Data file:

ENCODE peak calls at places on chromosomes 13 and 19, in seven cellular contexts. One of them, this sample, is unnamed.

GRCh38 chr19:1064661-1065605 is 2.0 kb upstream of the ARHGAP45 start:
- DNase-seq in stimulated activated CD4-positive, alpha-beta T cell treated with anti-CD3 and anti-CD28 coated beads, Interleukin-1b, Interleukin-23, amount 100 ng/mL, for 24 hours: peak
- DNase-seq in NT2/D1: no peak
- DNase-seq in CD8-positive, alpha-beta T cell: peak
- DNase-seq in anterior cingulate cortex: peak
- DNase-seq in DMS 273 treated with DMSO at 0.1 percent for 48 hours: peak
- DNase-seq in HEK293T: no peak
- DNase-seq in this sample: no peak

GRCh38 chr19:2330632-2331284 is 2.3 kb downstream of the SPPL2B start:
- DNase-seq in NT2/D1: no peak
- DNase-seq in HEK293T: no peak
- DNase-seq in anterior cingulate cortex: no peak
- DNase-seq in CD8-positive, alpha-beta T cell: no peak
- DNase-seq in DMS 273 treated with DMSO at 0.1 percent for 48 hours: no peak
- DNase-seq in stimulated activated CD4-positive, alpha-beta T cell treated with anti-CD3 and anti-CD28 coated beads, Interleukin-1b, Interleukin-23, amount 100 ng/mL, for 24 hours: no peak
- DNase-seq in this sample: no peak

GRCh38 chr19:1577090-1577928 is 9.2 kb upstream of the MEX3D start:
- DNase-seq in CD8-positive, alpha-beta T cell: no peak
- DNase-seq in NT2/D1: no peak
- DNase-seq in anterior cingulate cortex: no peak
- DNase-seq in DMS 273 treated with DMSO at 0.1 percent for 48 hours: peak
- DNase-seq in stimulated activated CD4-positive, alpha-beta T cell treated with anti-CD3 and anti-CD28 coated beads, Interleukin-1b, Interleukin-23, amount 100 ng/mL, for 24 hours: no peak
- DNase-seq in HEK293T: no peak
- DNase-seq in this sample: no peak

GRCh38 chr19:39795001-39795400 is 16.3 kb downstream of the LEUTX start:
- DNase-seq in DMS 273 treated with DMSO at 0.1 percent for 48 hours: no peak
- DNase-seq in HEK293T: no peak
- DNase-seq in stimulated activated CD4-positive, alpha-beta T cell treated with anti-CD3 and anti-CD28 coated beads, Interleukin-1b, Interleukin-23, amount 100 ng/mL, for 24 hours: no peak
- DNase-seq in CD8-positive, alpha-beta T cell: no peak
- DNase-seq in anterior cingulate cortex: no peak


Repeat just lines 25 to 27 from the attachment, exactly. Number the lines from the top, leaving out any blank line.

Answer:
- DNase-seq in this sample: no peak

GRCh38 chr19:39795001-39795400 is 16.3 kb downstream of the LEUTX start:
- DNase-seq in DMS 273 treated with DMSO at 0.1 percent for 48 hours: no peak